Pioneer ACO Departures Infer No Quick Fix for Broken System

The recent Pioneer ACO departures suggest a quick fix for our broken health care system is not available.

According to a recent article that appeared in the Wall Street Journal, 3 more of the 32 original Pioneer Accountable Care Organizations (ACOs) have dropped out of the program. That means 11 Pioneer ACOs have left the program to date, in most cases because it was costing them money, rather than making them more profitable.

Those of us who don’t believe Obamacare is good for the country could use this news to suggest that the ACO program is flawed and may come tumbling down. Perhaps it will, but let’s give the government credit for at least trying to fix a real problem.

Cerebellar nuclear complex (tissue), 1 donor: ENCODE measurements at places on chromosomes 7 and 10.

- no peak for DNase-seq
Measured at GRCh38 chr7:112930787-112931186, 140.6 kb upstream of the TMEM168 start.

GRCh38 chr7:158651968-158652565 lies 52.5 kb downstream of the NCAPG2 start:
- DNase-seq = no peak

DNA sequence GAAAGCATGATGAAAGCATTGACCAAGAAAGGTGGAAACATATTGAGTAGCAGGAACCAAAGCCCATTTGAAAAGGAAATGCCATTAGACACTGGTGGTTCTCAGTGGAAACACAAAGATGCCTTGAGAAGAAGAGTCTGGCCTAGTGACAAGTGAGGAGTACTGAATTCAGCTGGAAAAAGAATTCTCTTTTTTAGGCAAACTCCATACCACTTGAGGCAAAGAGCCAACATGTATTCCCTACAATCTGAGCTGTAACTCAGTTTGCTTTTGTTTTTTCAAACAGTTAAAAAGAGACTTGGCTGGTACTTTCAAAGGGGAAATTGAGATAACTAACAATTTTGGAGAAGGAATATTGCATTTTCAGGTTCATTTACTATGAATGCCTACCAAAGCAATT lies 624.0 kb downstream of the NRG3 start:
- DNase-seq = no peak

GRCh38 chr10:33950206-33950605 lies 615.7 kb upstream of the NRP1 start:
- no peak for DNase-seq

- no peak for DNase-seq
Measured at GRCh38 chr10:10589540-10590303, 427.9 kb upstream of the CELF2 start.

The fact that we need to fix a broken health care system remains evident to all. What I think the Pioneer ACO departures suggest is that a quick fix is not available, and what works in a smaller program may not be as scalable as we think. A solution can’t be delivered entirely by government fiat, although some believe it can. The private sector can’t fix it, either, so some collaboration between the public and private sector will be required.

What I think this story tells us is that ACOs may be a part of the solution, but they are not the entirety of it.